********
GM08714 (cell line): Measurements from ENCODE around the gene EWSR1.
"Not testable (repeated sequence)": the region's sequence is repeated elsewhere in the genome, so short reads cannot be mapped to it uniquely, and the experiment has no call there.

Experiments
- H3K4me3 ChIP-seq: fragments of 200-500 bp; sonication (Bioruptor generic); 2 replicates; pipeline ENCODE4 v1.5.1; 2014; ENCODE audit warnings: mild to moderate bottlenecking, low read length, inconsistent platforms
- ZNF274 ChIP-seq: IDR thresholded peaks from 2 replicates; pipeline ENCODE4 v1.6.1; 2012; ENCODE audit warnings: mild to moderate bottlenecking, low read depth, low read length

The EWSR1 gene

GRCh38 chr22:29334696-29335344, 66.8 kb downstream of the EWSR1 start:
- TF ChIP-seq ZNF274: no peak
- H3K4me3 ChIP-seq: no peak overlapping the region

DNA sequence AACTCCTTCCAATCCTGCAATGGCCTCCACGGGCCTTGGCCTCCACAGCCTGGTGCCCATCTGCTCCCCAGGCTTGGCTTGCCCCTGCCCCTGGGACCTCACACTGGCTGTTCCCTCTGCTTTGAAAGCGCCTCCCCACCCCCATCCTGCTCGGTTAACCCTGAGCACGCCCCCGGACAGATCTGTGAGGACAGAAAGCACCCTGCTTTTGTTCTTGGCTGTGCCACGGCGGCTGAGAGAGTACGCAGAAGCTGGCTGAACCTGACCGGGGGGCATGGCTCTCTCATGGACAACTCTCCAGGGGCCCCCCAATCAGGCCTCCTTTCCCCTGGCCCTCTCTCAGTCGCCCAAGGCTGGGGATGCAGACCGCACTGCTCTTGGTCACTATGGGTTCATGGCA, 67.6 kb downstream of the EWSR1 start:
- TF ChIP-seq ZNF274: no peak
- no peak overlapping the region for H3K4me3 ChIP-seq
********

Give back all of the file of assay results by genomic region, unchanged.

GM08714 (cell line): Measurements from ENCODE around the gene EWSR1.
"Not testable (repeated sequence)": the region's sequence is repeated elsewhere in the genome, so short reads cannot be mapped to it uniquely, and the experiment has no call there.

Experiments
- H3K4me3 ChIP-seq: fragments of 200-500 bp; sonication (Bioruptor generic); 2 replicates; pipeline ENCODE4 v1.5.1; 2014; ENCODE audit warnings: mild to moderate bottlenecking, low read length, inconsistent platforms
- ZNF274 ChIP-seq: IDR thresholded peaks from 2 replicates; pipeline ENCODE4 v1.6.1; 2012; ENCODE audit warnings: mild to moderate bottlenecking, low read depth, low read length

The EWSR1 gene

GRCh38 chr22:29334696-29335344, 66.8 kb downstream of the EWSR1 start:
- TF ChIP-seq ZNF274: no peak
- H3K4me3 ChIP-seq: no peak overlapping the region

DNA sequence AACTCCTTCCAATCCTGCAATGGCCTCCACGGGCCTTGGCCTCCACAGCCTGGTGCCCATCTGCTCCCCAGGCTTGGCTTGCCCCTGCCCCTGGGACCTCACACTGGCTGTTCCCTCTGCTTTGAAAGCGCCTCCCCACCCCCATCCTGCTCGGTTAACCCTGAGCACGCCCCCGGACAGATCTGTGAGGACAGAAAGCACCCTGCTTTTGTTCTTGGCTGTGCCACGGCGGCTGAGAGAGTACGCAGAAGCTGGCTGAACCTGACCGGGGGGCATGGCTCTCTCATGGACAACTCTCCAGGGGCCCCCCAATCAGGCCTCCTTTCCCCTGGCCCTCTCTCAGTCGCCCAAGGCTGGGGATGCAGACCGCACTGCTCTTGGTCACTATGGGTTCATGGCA, 67.6 kb downstream of the EWSR1 start:
- TF ChIP-seq ZNF274: no peak
- no peak overlapping the region for H3K4me3 ChIP-seq